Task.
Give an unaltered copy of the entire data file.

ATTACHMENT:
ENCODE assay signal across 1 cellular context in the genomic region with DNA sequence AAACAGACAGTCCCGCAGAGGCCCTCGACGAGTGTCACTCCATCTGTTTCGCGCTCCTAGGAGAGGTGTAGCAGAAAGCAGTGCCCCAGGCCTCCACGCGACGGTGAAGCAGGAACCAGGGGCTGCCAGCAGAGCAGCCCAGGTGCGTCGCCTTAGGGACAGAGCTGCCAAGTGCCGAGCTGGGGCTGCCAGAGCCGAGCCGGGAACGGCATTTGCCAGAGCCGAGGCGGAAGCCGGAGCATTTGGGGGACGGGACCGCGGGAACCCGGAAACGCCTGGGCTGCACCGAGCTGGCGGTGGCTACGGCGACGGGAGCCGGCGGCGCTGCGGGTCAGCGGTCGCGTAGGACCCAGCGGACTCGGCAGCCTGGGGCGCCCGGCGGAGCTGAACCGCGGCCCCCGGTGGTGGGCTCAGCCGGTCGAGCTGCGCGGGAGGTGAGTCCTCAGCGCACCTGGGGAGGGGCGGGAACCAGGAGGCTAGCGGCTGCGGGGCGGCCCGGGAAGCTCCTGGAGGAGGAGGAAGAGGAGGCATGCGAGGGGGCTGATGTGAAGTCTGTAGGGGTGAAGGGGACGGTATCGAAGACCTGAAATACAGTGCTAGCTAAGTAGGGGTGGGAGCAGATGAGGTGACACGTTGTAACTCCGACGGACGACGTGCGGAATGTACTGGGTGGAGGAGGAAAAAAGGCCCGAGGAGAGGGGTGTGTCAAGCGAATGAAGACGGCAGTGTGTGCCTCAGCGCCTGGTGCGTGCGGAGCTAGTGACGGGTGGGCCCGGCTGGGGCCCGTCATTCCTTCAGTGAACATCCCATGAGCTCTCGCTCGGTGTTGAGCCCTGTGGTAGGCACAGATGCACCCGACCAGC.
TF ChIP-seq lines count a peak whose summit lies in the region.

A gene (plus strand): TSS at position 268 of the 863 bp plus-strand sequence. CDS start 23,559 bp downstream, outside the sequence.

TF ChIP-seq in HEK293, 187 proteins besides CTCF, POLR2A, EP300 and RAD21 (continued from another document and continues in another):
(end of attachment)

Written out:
ENCODE assay signal across 1 cellular context in the genomic region with DNA sequence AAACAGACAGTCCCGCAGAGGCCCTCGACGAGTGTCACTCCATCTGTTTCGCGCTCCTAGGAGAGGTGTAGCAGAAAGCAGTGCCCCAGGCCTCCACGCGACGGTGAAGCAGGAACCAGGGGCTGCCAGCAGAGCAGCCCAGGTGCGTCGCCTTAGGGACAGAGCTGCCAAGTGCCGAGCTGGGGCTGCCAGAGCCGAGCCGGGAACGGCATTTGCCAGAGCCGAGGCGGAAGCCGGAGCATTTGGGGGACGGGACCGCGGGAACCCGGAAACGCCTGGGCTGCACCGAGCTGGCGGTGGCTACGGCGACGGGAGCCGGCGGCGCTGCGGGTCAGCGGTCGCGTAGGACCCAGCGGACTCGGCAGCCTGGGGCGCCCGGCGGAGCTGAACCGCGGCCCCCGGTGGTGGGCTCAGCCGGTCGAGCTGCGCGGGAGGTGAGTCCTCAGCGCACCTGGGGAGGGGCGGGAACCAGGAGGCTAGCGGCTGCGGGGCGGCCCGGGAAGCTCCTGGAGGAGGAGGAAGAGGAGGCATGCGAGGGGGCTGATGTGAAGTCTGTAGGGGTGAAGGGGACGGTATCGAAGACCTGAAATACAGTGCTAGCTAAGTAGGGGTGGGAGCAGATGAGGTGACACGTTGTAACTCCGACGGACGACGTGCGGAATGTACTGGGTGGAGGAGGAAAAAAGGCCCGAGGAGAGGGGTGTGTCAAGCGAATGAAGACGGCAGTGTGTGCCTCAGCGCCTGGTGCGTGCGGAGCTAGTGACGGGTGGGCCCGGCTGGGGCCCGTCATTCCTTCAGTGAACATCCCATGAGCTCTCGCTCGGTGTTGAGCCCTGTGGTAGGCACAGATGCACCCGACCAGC.
TF ChIP-seq lines count a peak whose summit lies in the region.

A gene (plus strand): TSS at position 268 of the 863 bp plus-strand sequence. CDS start 23,559 bp downstream, outside the sequence.

TF ChIP-seq in HEK293, 187 proteins besides CTCF, POLR2A, EP300 and RAD21 (continued from another document and continues in another):